Ougi fans

Ougi fans were sent from Kyoto. It came to New York all the way from Japan.

This fan was made by Miyawaki baisenan, which is a specialist shop of Japanese style fans. The sender told me that if you would not know fans made by Miyawaki, you should not talk about fans. Miyawaki baisenan was founded in Kyoto as Omiya-Shinbei in 1823. It is a long-established store, which have carried on the torch for more than 180 years. In the Edo period (1603 -1868), this shop invented decorative fans, which had original designs going along at the time. Still now this shop develops various kinds of new fans, created by traditional techniques and designs.

It is said that ougi fans pass through craftsmen eighty seven times until they are completed. Fans are completed after hundreds of accumulated fine hand works, which don’t fit in so easily with modern automatic manufacture. Only craftsmen with proficient skills can make them. It is really necessary to hand these techniques on to the next generation. I think that “Miyawaki ougi fans” are like treasures, accomplished through accumulated long histories.

All fans are self-manufactured in Miyawaki baisenan. The pink color of this fan is originated from nature of Kyoto, dyed by Kitayama-sugi, Japanese cedars in Kitayama near Kyoto. All raw materials are originated from nature of Kyoto.

Making things seem to be a mirror of life styles and folkways in the area at that age. Many craftsmen have been trying to hand down Japanese traditional techniques of making kimonos and ougi fans, which have basically no time barrier, and even develop them in accordance with newer era. This is exactly expert craftsmanship.

I feel so luxurious, when I wave this Miyawaki ougi fan, made in Kyoto, to make cool in NY.

Link to Miyawaki baisenan (Japanese only)


Shima stripe: The simpler, the more beautiful.

I think things that seem simple are more profound. They would have great potential to produce infinite changes. Whenever I see striped kimonos, I keenly realize the profoundness of the simplicity. A student of my kimono class likes shima striped kimonos very much. When she coordinates a colorful obi sash with her striped kimono, the striped kimono looks more fashionable. I also like shima striped kimonos.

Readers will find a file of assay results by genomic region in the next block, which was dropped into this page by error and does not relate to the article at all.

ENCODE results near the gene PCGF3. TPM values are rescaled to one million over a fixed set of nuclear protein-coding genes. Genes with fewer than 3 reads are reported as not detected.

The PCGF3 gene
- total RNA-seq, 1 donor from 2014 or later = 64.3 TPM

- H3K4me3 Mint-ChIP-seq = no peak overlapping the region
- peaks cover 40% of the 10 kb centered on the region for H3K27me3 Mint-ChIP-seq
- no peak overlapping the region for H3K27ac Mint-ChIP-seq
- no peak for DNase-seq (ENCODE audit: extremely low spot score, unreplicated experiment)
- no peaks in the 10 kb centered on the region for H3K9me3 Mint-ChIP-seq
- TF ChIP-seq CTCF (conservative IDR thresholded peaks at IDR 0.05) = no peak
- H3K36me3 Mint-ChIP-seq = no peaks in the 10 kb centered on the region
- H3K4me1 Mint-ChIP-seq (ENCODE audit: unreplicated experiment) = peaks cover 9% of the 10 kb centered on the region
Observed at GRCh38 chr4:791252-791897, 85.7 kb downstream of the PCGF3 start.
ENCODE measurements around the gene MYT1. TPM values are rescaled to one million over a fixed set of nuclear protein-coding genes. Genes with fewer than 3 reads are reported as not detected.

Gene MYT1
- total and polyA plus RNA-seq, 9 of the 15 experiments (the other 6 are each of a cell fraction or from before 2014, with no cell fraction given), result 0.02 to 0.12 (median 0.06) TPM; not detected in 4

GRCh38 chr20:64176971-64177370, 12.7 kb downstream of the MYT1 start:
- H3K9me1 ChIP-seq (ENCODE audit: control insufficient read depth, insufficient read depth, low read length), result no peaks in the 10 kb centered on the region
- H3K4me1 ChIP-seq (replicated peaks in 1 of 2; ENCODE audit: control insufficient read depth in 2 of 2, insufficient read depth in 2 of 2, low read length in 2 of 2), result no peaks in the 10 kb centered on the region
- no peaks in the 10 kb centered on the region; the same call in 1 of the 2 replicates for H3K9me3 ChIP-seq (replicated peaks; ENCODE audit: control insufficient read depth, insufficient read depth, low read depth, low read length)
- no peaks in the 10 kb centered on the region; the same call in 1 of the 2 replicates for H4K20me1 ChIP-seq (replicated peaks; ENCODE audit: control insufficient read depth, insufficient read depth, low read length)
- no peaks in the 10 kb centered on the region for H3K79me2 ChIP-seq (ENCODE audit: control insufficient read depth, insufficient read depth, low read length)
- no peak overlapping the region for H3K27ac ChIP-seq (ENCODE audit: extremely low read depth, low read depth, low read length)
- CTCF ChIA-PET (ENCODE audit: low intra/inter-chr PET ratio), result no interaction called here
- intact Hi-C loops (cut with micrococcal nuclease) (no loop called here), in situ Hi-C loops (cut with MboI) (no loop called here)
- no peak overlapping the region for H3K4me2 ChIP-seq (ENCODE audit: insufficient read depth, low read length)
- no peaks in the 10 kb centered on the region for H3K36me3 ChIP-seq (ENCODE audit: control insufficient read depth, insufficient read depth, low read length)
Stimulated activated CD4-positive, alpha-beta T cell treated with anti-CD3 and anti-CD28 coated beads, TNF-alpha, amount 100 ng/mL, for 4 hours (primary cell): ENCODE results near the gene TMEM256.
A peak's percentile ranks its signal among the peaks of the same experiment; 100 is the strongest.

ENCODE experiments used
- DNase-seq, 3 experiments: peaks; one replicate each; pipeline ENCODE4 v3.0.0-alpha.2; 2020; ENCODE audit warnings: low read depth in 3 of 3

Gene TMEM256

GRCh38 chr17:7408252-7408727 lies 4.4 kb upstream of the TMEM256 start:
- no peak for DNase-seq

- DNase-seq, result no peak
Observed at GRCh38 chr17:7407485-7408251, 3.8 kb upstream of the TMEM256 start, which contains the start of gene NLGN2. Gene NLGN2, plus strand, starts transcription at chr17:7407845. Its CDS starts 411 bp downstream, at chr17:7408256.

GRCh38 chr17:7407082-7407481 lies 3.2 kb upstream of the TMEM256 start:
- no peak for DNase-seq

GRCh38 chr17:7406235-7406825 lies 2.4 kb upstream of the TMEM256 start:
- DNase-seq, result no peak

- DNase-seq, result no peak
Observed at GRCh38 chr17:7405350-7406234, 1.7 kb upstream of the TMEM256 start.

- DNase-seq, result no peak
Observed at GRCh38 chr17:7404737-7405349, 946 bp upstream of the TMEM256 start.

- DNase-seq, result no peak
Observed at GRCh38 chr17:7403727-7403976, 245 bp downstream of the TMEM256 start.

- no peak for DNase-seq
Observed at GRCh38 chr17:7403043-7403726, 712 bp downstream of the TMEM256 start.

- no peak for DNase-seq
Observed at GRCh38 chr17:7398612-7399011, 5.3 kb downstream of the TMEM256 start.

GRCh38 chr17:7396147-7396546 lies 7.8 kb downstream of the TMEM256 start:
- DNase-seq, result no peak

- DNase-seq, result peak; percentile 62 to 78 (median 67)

As for shima stripes, there are many many words which means stripes: katuo jima (bonito stripes), komochi jima (seed stripes), sensuji jima (fine stripes), daimyo jima (lord stripes), taki jima (waterfall stripes), tatewaku jima (boiling stripes), dandara jima (multi-colored stripes), mansuji jima (very fine stripes), mekurakin jima (most finest stripes), bou jima (vertical stripes), yatara jima (irregular stripes), yoroke jima (staggered stripes), kapitan jima (captain stripes), touzan jima (exotic stripes), etc.
Shima stripes are named somewhat crudely, because as was seen in “Sougodai zoushi” published on 1528, shima striped kimonos were originally used by persons of humble stations, not by persons of noble origins. But shima stripes gradually became fashionable. I think Japanese beauty sense was so smart!

Shima stripes, which imply more various meanings than concrete designs, are imaginative. We would never get tired of looking at shima stripes. Shirou Oshima wrote the followings in his literature “Shima stripes and Japanese sense of beauty.”

Stripes of yellow and black are used in toll bars of railway crossings or No Trespassing signs, because they are very vivid. (An omission)
But especially from Japanese sense of beauty, undressed self-assertiveness is thought to be shabby. Neutral colors and suppressed designs have been preferable in Japan. You could ask me whether brilliant furisodes suppress designs, whereas traditional beauty designs on furisodes should hide individuals. Audaciousness is not permitted. Furisodes have traditional designs which everybody can accept, so they can be seen without hesitation.

Indeed when my student coordinated a colorful obi sash with her neutral-color striped kimono, stripes looked more beautiful. Shima stripes lack assertiveness, but they have great potential to produce variations. In addition, they develop personal appeals. The simpler, the more beautiful. What a wonderful sentence it is!

It is my striped kimono, purchased in Asakusa, Tokyo.
Its black skirt looks smart.


A very happy letter from Japan